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Possible clinical implications and future directions of managing bacterial biofilms in cutaneous leishmaniasis wounds


Cutaneous leishmaniasis (CL) lesions are chronic and result in disfiguring scars. The microbiological aspects of these wounds have not been systematically investigated. We have recently reported that 61.5% of CL wounds in a Sri Lankan cohort harboured bacterial biofilms, mainly composed of bacilli, Enterobacteriaceae, and Pseudomonas, which could delay wound healing. We have additionally reported that biofilms were significantly associated patients over 40 years of age, discharge, pain and/or itching of the wound, and high pus cell counts. Using this as background knowledge and other relevant literature, we highlight the importance of investigating the role of biofilms in CL wound healing, clinical indicators, cost-effective laboratory tests involving less invasive sampling techniques for diagnosing biofilms and potential therapeutic options for biofilm-containing CL wounds, such as adjunctive application of wound debridement and antimicrobial treatment along with anti-parasitic drugs.


Cutaneous leishmaniasis (CL) is the commonest clinical manifestation of leishmaniasis, a neglected tropical disease [1]. Even though not life-threatening CL causes disfiguring scars leading to social stigma [2]. Cutaneous leishmaniasis is endemic in more than 70 countries, mostly affecting economically poor populations.

Studying CL wound microbiology is important for effective case management. It is known that patients with ulcerated skin lesions are prone to develop secondary-bacterial infections and, biofilms [3]. Wound biofilms are frequently polymicrobial, pathogenic, have specific clinical and therapeutic implications like reduced antimicrobial susceptibility, enhancing inflammation, and impeding fibroblast deposition. In CL wounds, the incidence of secondary-bacterial infection ranges between 20 and 81% [4, 5]. However, minimal evidence is available concerning CL wound biofilm formation.

We have recently investigated biofilm formation in CL wounds [6]. In this study, 39 ulcerated CL wounds, collected over 1 year (2019–2020) from an endemic area of Sri Lanka, were subjected to Gram staining, fluorescent in situ hybridization (FISH) and scanning electron microscopy (SEM) imaging, to visualize bacterial biofilms (Fig. 1). Further, we described their clinico-demographic associations and the composition of the biofilms by Illumina MiSeq sequencing with V3–V4 region amplification.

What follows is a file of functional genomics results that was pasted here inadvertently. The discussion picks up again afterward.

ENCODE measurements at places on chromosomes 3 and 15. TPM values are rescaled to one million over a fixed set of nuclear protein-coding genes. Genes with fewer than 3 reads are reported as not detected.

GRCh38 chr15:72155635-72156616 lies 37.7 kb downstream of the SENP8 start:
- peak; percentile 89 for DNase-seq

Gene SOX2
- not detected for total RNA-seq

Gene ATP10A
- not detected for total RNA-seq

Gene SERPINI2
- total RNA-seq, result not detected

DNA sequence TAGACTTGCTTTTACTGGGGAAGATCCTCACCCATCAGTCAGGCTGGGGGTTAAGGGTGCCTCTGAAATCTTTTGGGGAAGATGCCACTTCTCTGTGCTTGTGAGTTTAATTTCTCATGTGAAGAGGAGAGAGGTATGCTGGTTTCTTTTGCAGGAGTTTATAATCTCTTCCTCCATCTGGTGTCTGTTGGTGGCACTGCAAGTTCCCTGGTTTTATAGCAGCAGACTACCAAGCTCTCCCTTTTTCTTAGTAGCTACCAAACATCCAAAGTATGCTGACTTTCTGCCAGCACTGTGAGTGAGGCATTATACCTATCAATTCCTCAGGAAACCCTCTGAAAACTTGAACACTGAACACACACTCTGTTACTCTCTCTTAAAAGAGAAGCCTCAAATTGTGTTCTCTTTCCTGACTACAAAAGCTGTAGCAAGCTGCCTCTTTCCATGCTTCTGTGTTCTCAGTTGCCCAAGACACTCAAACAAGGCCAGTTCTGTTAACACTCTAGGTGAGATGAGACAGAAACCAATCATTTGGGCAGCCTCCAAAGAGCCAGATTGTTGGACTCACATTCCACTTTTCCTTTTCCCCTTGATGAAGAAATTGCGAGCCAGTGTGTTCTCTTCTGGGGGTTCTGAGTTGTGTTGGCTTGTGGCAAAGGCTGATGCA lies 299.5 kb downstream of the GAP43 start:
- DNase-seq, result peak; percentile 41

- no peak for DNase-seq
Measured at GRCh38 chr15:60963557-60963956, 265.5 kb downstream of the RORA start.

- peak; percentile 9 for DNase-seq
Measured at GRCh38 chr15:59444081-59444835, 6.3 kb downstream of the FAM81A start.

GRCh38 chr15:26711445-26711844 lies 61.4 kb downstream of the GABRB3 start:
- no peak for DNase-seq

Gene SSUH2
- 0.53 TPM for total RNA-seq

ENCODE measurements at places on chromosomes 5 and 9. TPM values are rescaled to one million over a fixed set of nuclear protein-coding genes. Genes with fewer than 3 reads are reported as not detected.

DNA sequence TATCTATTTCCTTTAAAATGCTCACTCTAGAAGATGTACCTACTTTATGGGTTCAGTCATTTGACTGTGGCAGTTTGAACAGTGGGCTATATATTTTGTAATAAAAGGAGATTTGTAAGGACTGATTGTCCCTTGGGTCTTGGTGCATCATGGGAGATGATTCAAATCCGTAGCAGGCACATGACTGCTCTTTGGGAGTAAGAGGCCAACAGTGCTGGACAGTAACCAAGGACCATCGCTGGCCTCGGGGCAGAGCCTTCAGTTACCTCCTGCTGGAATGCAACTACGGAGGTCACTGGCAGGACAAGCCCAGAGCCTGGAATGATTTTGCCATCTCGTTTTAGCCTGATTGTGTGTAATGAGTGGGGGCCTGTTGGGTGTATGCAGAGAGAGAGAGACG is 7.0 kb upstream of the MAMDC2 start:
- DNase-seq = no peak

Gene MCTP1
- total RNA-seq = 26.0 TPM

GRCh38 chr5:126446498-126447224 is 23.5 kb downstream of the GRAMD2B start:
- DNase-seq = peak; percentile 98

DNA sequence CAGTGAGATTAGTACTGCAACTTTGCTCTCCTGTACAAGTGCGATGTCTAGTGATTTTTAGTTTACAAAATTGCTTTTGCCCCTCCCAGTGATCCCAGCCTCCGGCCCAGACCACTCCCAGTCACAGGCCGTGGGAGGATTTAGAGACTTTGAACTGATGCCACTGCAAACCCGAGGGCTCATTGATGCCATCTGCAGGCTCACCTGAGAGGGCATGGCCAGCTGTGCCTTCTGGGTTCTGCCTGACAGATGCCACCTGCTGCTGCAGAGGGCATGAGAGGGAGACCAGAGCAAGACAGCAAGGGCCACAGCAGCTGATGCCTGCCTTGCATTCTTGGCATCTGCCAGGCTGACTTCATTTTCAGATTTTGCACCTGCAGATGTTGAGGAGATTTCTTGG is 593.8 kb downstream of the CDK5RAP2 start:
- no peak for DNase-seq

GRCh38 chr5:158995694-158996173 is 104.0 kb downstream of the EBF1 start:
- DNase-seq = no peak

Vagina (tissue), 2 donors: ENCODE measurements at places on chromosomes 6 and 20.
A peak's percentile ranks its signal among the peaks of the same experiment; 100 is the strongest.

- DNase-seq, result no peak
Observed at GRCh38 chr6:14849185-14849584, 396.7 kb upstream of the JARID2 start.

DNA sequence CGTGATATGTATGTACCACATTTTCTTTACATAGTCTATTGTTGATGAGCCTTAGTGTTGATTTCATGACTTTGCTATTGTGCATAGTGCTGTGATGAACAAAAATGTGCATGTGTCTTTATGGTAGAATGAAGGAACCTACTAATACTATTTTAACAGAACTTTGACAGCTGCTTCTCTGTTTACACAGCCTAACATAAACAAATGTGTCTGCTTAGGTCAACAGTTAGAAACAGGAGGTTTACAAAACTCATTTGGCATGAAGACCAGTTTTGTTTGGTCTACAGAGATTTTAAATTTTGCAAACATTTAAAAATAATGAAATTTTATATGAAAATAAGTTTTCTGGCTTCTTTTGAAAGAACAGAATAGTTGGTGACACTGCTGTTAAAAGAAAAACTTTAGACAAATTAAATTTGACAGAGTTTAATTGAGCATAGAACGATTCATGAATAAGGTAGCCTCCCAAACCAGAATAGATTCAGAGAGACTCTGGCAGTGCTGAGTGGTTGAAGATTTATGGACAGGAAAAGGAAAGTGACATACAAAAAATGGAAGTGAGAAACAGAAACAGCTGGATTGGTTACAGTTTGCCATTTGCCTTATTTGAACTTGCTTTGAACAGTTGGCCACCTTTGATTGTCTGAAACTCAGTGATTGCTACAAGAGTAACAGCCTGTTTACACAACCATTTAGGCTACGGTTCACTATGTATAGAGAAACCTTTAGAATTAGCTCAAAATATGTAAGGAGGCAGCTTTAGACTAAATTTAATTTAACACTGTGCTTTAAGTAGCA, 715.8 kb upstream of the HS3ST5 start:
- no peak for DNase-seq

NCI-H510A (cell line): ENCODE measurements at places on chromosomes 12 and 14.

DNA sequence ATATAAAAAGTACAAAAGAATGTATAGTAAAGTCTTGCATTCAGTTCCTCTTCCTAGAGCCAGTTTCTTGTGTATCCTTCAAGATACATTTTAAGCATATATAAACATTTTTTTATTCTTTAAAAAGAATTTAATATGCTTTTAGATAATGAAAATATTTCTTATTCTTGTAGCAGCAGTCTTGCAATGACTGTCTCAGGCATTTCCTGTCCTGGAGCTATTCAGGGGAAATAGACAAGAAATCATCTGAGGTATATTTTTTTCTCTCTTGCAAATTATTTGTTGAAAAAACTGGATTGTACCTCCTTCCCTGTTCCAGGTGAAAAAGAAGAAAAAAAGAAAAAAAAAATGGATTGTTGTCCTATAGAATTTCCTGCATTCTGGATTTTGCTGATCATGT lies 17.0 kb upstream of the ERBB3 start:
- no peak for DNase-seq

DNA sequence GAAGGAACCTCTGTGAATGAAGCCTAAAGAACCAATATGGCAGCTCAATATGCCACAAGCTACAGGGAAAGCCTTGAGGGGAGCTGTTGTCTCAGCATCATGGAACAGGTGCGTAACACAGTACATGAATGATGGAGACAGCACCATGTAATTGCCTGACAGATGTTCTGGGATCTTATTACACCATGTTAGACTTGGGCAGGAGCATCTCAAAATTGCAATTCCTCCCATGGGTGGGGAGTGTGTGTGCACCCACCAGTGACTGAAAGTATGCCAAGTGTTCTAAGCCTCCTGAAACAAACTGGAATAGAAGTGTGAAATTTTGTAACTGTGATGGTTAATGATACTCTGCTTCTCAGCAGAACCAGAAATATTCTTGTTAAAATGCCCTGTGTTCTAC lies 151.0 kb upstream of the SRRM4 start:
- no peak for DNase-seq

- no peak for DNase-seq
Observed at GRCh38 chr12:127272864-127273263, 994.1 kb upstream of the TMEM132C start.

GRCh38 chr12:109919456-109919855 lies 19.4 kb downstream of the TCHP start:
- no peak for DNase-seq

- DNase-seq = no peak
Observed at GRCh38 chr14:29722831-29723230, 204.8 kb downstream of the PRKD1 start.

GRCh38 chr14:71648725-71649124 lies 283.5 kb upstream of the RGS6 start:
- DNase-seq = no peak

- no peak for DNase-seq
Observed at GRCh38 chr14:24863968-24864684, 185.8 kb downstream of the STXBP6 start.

Fig. 1
figure 1

Visualization of bacterial biofilms in cutaneous leishmaniasis wound. Wet ulcer (a); Gram staining, the extra-polymeric substances (EPS) is stained in pinkish orange with the Safranin dye (b); fluorescence in situ hybridization—bacteria in red due to Cyanine 3-tagged Eu-bacterial rRNA probe, EPS in green due to Concanavalin A-conjugated Alexa Fluor 488 and tissue nuclei in blue due to DAPI staining (c), scanning electron microscopic image (d). Arrows indicate the biofilm

We found that 61.5% (24/39) of the local ulcerated CL wounds harboured bacterial biofilms (as detected by FISH). These biofilms were of ~ 7 µm to 140 µm in size. SEM had a similar performance to FISH in visualizing biofilms (59% biofilm-positives). However, Gram stain only detected 35.9% of these biofilms. The biofilms were significantly associated with wounds with symptoms (pain and itching, 12/13), discharge (19/23), high pus cell counts (>25 pus cells/low power field, 9/9) and age of >40 years (20/27). Also, even though not statistically significant more biofilm formation was observed in wounds < 3 months of duration (17/23) and wounds with high parasite loads (> 1–10 amastigotes/100 microscopic fields, 15/22). A significant proportion of the clinically non-infected wounds (13/25; redness, warmth, swelling, and fever were considered to confirm clinical infection) had biofilms. The biofilm-positive wounds had significant lower community evenness compared to biofilm-negative wounds and were dominated by OTUs belonging to class bacilli, family Enterobacteriaceae, and genus Pseudomonas.

In this short report, we highlight the importance of investigating the role of biofilms in CL wound healing, their clinical indicators, cost-effective laboratory tests involving less/non-invasive sampling techniques for diagnosing biofilms and potential therapeutic options for these biofilm-containing CL wounds, such as adjunctive application of wound debridement and antimicrobial treatment along with anti-parasitic drugs. The discussion is partly based on our previous findings [6] but more broadly considers recent literature on chronic wound biofilms. We hope that this will introduce the concept of biofilm-specific CL wound management.

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Biofilms in chronic wounds are responsible for delayed wound healing [7]. There poses a dilemma regarding CL wounds. While the role of pathogenic bacteria and fungi in delaying the healing of CL wounds is understood [8], it has been claimed that infections with Staphylococcus aureus, Pseudomonas aeruginosa, Enterococcus faecalis, Streptococcus pyogenes and Candida parapsilosis has no impact on the epithelialization and healing time in CL wounds [5]. A Sri Lankan study on biofilms in diabetic wounds reported that most chronic diabetic foot wounds are colonized with Pseudomonas spp. [9]. Under similar settings, we found that the biofilms of ulcerated local CL wounds were mainly composed by class bacilli, family Enterobacteriaceae, and genus Pseudomonas [6]. Pseudomonas is one of the most common biofilm-forming wound pathogens isolated from chronic wounds. Evidence shows that early diagnosing of Pseudomonas in wounds and prompt treatment will minimize most of the undesirable wound outcomes [10]. Staphylococci are known to be highly efficient in biofilm making and impair wound healing [11]. Planktonic streptococci form into well-developed, antibiotic-resistant biofilms within 6–12 h [12]. Also, Enterobacter spp. significantly associated with poor wound healing [13]. With such a background, it would be interesting to see how the bacterial biofilms in CL wound affect their healing. This could be evaluated by a longitudinal study with complete wound healing as an endpoint.